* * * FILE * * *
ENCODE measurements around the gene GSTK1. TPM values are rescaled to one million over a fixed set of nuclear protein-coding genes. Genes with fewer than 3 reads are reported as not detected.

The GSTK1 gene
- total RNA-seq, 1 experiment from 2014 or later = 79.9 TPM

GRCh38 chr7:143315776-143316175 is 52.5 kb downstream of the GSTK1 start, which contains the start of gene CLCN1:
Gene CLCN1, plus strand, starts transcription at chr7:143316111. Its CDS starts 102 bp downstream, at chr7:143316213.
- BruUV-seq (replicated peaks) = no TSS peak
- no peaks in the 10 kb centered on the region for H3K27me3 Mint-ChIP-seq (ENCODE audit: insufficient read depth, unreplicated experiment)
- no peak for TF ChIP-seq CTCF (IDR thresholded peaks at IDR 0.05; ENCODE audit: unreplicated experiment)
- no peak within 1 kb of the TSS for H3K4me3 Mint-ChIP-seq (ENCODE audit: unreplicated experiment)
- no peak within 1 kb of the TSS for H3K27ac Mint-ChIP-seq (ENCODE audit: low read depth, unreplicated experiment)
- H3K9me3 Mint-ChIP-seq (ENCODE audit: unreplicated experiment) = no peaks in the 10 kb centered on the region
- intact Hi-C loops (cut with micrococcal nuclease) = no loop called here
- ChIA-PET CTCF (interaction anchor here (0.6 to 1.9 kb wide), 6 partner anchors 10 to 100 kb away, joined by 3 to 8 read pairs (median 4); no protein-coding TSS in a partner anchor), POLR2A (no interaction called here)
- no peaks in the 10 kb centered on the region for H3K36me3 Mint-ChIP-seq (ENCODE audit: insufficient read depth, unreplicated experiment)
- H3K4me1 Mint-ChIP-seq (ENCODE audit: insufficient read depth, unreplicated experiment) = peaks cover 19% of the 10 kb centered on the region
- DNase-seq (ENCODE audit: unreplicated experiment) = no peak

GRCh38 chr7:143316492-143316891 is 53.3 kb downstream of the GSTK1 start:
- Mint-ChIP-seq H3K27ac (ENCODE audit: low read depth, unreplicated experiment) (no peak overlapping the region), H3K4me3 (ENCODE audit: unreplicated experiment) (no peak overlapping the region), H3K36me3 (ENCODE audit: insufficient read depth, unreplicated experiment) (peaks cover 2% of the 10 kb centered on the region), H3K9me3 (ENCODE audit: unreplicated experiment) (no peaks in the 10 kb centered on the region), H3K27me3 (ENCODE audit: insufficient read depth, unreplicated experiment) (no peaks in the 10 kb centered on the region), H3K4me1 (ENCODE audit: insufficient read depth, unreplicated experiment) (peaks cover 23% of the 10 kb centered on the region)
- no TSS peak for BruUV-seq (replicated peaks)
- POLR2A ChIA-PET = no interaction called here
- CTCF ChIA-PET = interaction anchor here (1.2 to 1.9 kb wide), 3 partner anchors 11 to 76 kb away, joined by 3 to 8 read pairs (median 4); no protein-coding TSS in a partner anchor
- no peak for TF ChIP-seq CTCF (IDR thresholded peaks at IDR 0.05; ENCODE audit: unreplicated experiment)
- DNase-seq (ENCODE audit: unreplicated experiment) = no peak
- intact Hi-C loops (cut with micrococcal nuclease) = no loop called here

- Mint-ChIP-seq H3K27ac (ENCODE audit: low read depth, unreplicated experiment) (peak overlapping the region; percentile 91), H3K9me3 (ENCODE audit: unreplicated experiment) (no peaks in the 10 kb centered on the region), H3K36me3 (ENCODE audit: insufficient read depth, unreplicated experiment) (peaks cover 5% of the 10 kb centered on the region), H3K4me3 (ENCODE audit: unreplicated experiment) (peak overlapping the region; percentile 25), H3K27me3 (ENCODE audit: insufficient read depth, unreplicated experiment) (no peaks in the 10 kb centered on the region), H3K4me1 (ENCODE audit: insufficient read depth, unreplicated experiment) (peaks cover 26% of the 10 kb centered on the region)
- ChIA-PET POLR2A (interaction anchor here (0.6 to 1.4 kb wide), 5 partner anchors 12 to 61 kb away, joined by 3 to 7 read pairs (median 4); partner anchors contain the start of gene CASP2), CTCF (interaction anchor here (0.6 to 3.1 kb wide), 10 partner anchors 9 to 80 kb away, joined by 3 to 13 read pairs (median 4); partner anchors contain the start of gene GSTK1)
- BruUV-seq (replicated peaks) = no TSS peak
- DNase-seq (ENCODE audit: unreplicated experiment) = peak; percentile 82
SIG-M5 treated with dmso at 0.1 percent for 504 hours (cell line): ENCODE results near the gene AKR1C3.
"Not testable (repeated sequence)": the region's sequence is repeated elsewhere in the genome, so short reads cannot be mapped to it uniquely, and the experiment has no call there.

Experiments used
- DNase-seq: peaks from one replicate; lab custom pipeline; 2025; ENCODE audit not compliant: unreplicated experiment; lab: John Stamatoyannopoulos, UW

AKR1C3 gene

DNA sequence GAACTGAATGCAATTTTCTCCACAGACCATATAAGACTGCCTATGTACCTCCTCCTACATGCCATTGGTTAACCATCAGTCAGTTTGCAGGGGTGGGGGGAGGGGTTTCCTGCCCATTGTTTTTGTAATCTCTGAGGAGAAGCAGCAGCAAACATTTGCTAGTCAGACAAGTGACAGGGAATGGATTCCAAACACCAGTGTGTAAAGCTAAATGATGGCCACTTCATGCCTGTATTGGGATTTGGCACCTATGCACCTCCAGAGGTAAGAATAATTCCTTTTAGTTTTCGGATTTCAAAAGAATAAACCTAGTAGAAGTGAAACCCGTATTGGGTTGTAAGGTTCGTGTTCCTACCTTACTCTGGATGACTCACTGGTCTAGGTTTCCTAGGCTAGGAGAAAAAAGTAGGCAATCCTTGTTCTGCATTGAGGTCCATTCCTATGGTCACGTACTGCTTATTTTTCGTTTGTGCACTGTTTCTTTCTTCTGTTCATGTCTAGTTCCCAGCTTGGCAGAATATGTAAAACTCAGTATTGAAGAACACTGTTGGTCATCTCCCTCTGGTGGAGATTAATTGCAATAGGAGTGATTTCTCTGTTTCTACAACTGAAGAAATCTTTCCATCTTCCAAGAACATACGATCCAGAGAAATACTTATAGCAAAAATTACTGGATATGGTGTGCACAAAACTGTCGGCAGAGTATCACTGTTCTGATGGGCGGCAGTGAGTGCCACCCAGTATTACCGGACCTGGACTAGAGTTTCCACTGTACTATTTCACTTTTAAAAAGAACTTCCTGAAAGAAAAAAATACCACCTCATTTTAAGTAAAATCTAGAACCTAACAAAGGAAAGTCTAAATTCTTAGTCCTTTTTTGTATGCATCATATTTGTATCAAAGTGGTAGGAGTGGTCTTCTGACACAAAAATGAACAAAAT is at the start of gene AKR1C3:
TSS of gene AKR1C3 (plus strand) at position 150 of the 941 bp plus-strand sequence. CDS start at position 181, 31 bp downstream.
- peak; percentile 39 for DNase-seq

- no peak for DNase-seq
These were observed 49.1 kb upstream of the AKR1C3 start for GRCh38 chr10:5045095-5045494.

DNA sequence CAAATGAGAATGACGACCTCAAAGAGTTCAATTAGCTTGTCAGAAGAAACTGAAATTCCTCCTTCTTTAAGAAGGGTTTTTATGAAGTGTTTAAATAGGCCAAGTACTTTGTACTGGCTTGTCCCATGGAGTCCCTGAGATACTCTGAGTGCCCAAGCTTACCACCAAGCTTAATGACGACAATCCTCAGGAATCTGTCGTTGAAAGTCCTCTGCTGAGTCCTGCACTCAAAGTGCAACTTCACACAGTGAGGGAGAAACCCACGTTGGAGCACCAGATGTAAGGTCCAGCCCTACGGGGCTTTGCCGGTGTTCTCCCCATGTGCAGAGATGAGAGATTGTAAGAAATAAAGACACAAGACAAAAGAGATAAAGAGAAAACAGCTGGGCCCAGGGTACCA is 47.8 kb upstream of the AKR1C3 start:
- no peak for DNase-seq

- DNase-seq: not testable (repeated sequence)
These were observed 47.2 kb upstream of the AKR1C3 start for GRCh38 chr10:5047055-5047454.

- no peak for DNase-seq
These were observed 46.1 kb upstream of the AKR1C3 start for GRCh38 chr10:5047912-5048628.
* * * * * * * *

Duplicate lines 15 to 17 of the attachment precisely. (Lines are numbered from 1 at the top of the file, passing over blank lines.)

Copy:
- H3K4me1 Mint-ChIP-seq (ENCODE audit: insufficient read depth, unreplicated experiment) = peaks cover 19% of the 10 kb centered on the region
- DNase-seq (ENCODE audit: unreplicated experiment) = no peak

GRCh38 chr7:143316492-143316891 is 53.3 kb downstream of the GSTK1 start: